7, 8, 8 a-octahydrol ,4-endo, exo-S, S-dimethanouaphthalene)0.5% in #2 fuel oil or water emulsifiable DDT (dichlorodiphenyl trichloroethane)8.0% in #2 fuel oil Trichlorobenzene25.0% by volume in #2 fuel oil Sodium arsenite-10% in water Using the extrusion or calendering technique for forming a film, the insecticide may be introduced at several points. An example of introducing the technical insecticide in the water soluble film is as follows. Selecting dieldrin as the insecticide to be used, 0.0042 lbs. of technical dieldrin crystals is blended for every sq. ft. of water soluble resin film to be manufactured and 0.0062 lbs. of powdered resin for each sq. ft. mill of water soluble resin to be manufactured. The amounts of insecticide and resin stated above are the amounts required to produce a film having an area of one square foot and a thickness of one mill. If a film of different thickness is desired, these figures are then multiplied by the thickness desired expressed in mills. The technical insecticide and the powdered resin are thoroughly mixed so that the insecticide is distributed uniformly throughout. The thoroughly blended material then is put through a normal extrusion process.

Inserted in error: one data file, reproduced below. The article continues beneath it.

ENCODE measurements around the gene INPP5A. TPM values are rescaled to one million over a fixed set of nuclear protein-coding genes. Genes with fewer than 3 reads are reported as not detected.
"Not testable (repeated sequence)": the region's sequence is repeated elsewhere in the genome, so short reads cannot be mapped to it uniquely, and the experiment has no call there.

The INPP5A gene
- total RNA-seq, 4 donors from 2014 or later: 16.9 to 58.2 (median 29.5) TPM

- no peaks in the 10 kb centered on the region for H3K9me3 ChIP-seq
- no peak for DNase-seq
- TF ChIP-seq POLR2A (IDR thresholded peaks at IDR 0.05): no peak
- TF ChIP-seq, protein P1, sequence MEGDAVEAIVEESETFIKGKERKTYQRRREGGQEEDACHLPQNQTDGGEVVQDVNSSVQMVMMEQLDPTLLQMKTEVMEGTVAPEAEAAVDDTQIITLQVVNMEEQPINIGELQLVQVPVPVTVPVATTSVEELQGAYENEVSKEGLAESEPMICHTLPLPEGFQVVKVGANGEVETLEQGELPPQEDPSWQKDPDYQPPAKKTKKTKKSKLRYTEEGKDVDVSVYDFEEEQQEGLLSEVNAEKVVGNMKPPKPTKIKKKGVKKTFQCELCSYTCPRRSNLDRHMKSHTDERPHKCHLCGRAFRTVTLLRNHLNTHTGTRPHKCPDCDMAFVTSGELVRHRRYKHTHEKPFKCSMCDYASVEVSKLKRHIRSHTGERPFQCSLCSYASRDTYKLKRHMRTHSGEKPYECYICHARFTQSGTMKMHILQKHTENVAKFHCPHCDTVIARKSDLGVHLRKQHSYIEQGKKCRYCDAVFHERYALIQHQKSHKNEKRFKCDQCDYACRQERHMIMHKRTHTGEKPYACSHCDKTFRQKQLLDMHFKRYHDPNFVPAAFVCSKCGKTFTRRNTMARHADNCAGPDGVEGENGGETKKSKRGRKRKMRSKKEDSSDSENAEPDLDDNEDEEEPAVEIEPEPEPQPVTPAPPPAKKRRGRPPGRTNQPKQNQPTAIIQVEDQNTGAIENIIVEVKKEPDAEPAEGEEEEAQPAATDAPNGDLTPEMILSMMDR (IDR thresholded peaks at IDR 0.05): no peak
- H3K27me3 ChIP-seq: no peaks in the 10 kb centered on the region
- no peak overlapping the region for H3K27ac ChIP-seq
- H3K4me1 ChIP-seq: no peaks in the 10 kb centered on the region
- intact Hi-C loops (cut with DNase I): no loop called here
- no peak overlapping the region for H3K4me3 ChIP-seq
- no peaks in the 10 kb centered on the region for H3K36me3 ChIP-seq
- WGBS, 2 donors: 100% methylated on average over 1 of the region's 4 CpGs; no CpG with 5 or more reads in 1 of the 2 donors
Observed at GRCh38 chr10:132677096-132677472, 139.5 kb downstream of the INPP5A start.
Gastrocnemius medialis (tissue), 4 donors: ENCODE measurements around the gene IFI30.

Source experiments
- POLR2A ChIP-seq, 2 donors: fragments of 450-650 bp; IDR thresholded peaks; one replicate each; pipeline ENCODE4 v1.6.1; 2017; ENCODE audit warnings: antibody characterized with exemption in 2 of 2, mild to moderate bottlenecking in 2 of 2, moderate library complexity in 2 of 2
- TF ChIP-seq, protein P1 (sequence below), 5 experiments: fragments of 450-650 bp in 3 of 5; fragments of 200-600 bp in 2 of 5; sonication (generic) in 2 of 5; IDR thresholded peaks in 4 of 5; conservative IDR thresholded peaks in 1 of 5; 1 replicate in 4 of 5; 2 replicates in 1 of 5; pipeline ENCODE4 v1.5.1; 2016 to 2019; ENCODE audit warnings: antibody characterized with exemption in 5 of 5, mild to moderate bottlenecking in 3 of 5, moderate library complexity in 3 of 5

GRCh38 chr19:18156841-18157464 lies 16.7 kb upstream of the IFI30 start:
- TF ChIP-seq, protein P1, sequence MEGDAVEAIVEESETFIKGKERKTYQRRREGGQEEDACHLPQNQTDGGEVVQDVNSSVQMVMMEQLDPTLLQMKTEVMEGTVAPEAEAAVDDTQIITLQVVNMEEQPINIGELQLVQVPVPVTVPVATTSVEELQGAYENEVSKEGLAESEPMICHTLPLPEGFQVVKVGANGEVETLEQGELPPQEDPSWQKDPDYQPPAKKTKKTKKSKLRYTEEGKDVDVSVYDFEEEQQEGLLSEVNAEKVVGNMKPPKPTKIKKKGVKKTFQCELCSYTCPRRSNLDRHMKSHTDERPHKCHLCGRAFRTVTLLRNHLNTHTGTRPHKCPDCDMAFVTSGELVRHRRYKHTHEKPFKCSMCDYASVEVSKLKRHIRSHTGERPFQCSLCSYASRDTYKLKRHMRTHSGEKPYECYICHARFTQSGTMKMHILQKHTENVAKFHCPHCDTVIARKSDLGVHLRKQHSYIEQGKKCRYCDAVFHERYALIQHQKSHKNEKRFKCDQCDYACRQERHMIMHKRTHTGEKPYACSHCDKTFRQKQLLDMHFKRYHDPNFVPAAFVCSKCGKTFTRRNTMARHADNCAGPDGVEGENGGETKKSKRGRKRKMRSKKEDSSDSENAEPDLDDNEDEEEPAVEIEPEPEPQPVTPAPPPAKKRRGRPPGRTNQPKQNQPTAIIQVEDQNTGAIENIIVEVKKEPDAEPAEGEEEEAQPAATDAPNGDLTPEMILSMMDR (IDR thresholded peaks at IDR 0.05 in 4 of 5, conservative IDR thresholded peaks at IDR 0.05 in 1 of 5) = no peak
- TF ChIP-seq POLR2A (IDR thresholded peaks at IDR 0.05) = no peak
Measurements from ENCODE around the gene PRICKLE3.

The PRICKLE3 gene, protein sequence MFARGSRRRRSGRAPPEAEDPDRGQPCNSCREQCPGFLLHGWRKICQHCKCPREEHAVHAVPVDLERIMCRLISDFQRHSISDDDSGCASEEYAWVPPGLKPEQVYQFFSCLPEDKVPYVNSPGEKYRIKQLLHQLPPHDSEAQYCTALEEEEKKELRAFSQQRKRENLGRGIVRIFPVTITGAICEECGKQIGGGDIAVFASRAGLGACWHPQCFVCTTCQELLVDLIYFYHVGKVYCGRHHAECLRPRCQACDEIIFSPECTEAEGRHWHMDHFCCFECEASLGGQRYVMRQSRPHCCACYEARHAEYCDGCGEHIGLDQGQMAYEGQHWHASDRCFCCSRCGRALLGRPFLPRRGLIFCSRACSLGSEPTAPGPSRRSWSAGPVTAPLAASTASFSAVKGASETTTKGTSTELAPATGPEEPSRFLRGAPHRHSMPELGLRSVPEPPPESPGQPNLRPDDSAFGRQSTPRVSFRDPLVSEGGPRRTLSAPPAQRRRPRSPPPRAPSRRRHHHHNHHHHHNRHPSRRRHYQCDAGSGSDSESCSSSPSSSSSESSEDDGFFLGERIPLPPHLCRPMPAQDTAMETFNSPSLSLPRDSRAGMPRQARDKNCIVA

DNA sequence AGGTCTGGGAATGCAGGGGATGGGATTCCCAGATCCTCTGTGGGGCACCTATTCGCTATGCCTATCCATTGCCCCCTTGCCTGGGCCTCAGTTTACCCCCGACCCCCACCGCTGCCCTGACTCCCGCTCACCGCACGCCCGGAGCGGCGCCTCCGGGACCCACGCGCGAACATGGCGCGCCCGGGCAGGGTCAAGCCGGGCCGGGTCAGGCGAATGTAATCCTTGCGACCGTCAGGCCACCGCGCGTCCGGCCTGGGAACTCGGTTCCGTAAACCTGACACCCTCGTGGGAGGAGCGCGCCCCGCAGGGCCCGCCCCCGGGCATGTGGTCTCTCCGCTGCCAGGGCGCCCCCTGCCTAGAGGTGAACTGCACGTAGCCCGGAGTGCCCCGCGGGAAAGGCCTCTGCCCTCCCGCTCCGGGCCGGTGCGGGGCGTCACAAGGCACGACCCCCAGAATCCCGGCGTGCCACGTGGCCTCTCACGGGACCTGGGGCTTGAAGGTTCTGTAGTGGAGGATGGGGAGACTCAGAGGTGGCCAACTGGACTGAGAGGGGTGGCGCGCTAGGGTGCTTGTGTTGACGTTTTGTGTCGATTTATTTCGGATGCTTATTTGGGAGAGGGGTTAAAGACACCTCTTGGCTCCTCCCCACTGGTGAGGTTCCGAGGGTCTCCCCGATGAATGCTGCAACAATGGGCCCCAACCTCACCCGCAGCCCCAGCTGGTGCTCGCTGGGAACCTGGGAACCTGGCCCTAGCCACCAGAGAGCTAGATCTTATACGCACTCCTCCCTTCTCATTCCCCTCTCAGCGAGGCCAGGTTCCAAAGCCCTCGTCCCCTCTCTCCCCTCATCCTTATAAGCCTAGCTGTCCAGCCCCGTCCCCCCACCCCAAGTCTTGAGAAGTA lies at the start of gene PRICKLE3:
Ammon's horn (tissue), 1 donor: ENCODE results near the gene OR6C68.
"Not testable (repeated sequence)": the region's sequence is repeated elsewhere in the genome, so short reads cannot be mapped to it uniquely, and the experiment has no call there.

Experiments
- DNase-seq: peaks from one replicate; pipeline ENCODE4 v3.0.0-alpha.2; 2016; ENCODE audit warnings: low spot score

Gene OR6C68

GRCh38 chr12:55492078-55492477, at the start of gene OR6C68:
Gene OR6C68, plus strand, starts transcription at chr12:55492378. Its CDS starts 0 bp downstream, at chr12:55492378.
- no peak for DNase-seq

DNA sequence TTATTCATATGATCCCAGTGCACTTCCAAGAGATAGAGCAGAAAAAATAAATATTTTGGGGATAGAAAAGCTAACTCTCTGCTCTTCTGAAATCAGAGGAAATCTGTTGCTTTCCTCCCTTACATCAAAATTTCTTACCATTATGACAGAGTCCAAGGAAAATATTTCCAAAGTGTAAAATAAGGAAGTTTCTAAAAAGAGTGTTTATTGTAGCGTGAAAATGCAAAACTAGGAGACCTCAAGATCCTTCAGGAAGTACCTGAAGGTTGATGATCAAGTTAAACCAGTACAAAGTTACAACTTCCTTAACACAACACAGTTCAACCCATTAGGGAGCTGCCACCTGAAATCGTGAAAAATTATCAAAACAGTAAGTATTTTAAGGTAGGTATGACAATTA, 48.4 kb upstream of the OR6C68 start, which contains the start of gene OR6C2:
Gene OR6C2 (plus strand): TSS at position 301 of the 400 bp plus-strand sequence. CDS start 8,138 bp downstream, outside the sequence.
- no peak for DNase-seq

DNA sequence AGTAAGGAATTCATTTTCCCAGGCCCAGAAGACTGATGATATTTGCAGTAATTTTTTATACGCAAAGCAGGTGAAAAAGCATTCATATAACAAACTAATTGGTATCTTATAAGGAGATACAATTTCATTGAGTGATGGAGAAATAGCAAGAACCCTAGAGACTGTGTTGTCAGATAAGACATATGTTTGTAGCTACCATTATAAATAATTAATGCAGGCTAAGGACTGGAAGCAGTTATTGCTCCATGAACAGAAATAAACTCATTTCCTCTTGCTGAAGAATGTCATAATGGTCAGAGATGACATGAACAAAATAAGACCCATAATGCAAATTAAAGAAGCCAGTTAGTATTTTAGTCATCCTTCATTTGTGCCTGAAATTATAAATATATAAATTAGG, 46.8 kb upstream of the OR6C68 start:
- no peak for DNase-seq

Another example of extrusion is as follows. The insecticides are dissolved in a suitable solvent, preferably one having high vapor pressure. For dieldrin one solvent that may be used with excellent results is perchloroethylene although other solvents may be equally suitable. The solution containing the insecticide is then added to the dry resin and thoroughly mixed so that the insecticide is distributed uniformly throughout. Then the solvent is allowed to evaporate leaving the insecticide in crystalline form uniformly distributed throughout the powdered resin and the normal extrusion process is then carried forward.
After the water soluble resins are formed into films they are then laminated to polyethylene film. Such lamination between the water soluble resin film and the polyethylene film may be accomplished by heat sealing in a temperature range from 60-l00 C. Any suitable means may be used to unite the impregnated resin film with the polyethylene film including simply gluing them together to form a laminated structure by any suitable glue. 7